A democracy works so long as the participants believe in it. If those out of power believe that an election can be won, and that the sitting party will relinquish its hold, then the democratic structures can work, even if there is substantial graft. On the other hand, if participants doubt the willingness of the sitting administration to surrender power, then the structures of democracy cannot work, no matter how little graft there is. A certain amount of trust and even faith is necessary or the system cannot work. My friend's question to me suggests that right now our faith is weak, and that people are doubting the overall validity of the democratic system. What's worse is that many people will probably take evidence that their candidate lost as a sign that cheating has taken place. The problem, of course, is that one of the candidates has to lose. So, if we begin to take the attitude that a loss for our candidate signals the corruption of the system, we are merely locking ourselves into a future of political strife unlike any we have seen since the Civil War. As much as I hate Bush, four more years of his inept, delusional leadership is preferrable to a delegitimation of democracy in America, which can serve no purpose but to kill far more people than the Iraq war has.

In Vietnam the Army and Marine Corps found that their soldiers, despite being highly trained, were missing the enemy an unusually large amount of the time. On investigating they discovered that the reason was not any reluctance to kill among the soldiers, or any particular skill among the Viet Cong or NVA, but was due to a training issue. You see, when U.S. soldiers were trained to shoot, they were trained with the standard circular "bull's-eye" targets. These look different from a human silhouette, and thus when the soldiers were deployed to Vietnam they had to adjust to shooting at a different shape. It turns out that this causes just a little bit of hesitation. For a moment, when the soldier has an enemy in his sights, there's a pause as he confirms for himself that this is his target. As anyone who shoots will tell you, timing is key. Shoot too soon and you miss, shoot too late, and you miss. Even if you're firing at a stationary target, the rifle shifts slightly as you breathe, and even tiny changes in a rifle's aim can mean significant inaccuracy at range. So, this tiny hesitation was enough to reduce the accuracy of our infantry. To combat this, American military planners replaced circular targets with human silhouette targets in training. The hesitation went away, and accuracy came back up to normal levels.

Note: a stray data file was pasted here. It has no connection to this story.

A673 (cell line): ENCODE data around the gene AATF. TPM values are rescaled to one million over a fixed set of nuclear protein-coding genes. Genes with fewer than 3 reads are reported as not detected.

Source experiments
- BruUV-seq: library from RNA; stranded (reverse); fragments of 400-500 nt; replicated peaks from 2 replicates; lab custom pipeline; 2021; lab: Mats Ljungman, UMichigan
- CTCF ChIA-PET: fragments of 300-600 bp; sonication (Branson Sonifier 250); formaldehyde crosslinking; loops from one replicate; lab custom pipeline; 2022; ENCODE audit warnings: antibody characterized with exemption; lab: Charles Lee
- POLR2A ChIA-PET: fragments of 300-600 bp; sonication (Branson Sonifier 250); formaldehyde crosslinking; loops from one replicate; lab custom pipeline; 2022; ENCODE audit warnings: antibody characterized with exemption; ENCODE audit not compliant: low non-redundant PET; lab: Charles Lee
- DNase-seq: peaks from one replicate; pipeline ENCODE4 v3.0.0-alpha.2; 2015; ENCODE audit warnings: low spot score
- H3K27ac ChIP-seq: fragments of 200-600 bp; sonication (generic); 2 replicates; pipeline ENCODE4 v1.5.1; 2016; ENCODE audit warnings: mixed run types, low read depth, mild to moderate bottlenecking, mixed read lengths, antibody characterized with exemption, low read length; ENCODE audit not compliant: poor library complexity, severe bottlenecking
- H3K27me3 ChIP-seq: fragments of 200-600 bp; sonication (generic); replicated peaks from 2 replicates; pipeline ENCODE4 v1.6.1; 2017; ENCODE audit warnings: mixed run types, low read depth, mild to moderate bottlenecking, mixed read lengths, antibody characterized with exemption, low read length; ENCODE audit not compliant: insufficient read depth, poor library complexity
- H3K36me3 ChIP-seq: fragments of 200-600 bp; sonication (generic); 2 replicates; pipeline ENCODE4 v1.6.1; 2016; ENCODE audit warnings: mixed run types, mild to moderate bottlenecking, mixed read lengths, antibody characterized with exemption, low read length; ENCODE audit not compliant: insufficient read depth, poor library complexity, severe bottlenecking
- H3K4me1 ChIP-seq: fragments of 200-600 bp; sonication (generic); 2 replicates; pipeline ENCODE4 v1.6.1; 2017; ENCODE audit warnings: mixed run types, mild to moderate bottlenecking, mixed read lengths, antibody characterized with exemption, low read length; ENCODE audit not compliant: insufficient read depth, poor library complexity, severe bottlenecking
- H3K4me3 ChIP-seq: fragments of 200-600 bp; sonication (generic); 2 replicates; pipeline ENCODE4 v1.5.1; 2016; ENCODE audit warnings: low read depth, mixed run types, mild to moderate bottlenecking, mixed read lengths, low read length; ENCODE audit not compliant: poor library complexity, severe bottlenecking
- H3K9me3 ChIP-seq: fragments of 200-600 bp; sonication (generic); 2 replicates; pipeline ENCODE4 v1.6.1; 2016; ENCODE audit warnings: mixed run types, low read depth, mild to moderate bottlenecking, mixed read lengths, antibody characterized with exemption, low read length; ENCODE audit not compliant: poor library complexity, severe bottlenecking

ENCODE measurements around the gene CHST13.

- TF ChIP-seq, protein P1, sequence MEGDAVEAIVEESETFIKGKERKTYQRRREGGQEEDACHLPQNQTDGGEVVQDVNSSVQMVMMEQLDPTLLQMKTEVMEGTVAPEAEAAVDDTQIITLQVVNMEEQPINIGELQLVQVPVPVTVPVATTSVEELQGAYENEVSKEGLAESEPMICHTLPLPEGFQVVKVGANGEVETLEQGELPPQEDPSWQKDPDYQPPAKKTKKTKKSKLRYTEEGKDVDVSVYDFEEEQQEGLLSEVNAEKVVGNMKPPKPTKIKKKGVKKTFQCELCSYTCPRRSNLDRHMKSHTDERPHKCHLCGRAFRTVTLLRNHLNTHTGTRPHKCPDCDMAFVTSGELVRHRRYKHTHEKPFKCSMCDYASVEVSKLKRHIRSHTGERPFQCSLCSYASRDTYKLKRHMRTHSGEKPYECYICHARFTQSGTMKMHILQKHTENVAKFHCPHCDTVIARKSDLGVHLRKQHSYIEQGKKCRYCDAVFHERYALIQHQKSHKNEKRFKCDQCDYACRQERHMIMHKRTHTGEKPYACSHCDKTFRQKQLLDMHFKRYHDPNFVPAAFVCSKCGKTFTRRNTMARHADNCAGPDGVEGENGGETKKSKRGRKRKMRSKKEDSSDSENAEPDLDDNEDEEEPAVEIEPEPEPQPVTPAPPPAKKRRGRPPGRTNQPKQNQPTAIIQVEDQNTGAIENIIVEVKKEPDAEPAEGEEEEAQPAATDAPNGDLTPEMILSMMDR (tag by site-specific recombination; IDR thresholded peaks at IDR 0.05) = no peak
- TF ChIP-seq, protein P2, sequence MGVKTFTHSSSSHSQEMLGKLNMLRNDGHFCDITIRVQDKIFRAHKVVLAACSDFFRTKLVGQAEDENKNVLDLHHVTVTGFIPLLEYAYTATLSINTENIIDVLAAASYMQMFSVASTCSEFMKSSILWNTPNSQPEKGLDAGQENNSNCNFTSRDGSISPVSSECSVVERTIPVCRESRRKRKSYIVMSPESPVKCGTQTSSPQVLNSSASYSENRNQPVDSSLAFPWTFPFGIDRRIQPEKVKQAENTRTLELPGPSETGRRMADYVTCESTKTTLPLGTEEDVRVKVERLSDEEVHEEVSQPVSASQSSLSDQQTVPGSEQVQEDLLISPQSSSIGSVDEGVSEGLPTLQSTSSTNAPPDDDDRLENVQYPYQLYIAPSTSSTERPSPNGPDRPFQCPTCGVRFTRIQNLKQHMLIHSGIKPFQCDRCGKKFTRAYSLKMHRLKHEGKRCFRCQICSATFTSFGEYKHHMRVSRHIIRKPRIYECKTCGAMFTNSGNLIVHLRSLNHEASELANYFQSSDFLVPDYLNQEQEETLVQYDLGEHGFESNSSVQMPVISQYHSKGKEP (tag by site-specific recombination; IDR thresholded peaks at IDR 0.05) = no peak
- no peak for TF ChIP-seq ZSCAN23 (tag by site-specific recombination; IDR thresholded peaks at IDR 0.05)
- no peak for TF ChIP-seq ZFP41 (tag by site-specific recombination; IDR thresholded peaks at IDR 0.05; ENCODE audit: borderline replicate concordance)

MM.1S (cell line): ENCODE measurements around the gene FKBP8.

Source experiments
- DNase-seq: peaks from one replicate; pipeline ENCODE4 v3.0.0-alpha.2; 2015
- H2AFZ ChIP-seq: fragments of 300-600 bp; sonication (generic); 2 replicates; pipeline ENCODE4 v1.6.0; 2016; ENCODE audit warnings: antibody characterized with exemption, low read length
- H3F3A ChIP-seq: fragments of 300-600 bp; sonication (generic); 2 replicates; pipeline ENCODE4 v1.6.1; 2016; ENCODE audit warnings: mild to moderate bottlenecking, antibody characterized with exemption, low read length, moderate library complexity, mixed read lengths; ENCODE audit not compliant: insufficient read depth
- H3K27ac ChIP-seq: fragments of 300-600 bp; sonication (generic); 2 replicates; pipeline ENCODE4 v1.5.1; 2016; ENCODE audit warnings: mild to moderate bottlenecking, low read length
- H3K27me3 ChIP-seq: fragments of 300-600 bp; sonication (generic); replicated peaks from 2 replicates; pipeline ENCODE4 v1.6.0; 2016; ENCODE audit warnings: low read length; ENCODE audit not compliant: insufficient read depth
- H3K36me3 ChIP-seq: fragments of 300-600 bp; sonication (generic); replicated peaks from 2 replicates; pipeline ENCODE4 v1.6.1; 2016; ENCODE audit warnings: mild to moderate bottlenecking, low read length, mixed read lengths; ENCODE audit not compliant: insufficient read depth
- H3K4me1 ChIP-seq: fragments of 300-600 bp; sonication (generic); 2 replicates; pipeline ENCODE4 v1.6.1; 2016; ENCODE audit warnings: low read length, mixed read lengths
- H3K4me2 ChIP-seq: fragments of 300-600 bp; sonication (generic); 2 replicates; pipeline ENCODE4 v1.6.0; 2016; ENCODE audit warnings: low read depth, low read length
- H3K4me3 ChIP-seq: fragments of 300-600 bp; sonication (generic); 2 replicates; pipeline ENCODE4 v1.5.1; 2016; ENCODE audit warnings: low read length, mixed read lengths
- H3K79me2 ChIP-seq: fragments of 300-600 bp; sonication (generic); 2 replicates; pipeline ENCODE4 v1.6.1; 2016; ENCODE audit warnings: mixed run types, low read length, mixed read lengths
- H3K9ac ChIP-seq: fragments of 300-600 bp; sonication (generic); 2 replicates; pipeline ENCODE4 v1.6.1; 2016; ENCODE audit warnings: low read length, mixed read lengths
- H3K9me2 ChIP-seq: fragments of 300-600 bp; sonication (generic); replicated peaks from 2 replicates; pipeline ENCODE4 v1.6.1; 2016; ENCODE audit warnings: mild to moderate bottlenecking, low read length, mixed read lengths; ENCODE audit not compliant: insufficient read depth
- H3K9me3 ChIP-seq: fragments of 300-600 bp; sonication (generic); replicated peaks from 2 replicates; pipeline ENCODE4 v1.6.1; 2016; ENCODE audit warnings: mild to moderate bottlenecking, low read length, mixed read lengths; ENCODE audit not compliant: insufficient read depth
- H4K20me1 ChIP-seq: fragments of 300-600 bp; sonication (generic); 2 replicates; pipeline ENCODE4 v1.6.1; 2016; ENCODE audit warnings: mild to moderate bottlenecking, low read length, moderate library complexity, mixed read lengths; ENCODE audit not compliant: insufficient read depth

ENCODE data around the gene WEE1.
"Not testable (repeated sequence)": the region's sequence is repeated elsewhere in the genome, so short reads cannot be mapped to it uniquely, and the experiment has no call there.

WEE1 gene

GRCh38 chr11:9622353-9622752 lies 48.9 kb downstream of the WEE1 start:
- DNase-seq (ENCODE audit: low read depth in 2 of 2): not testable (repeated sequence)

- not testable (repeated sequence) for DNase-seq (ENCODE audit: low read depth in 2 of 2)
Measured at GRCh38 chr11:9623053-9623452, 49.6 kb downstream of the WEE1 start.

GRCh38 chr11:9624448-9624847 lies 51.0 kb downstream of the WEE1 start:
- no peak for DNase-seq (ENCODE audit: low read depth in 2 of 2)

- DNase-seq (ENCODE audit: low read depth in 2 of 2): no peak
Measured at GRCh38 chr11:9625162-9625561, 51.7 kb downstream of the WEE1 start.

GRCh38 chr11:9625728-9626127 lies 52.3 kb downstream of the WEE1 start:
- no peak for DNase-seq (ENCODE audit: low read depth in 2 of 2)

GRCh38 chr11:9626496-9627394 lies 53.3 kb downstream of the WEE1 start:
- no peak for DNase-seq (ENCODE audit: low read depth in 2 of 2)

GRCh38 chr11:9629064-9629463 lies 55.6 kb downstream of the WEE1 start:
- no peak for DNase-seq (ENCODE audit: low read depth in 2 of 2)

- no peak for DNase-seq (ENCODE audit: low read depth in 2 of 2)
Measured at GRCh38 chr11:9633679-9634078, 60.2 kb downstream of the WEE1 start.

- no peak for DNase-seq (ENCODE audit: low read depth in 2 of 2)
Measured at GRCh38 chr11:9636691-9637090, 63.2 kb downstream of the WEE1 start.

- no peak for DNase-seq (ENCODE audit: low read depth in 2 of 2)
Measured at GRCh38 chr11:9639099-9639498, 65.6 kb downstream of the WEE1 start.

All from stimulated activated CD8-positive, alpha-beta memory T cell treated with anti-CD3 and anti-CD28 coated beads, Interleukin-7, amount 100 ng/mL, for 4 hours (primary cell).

When I shoot, I always use circular targets. This is because I hope never to have to discharge a firearm at another human being. As a result, I want to keep that natural hesitation alive. If I'm aiming at another human, I want to pause for a moment and ask myself if I really want to do this thing before I pull that trigger. I see this as an aspect of responsible gun ownership, just like keeping my rifle and ammunition locked up separately. Hesitation is a good thing.

The same is true in this election, however. There are going to be accusations of fraud from both sides. So much is guaranteed since the race is so close, tensions are so high, and there are so many lawyers involved. With luck, the challenges won't be strong, and matters will be resolved quickly (And, you know, hopefully John Kerry will win) but we may not be lucky. As we're watching this process, however, just take a moment or two to think before plunging into the fray. Consider what consequence your actions might have for the system as a whole. Ponder what damage you might unwittingly do by taking shots at the very soul of democracy. In other words, before you pull that trigger, do just one thing:

Hesitate.

3 Comments:

Blogger Paul said...

I couldn't find your post on Jack Van Impe ranting, mind you, I didn't look very hard.

Monday, November 01, 2004 4:17:00 PM  
Blogger Drek said...

Have I ever written such a post? I'm pretty sure I haven't, although I might have mentioned him in passing.

I think the closest I ever came was in a comment over on Brayden's blog.

Monday, November 01, 2004 4:33:00 PM  
Anonymous Anonymous said...

I think pistols only seem random because they take a great deal of skill to shoot well, and most people don't have that skill so they call pistols random. It's much the same with quantitative researchers who talk about qualitative methods. ;)

Monday, November 01, 2004 11:36:00 PM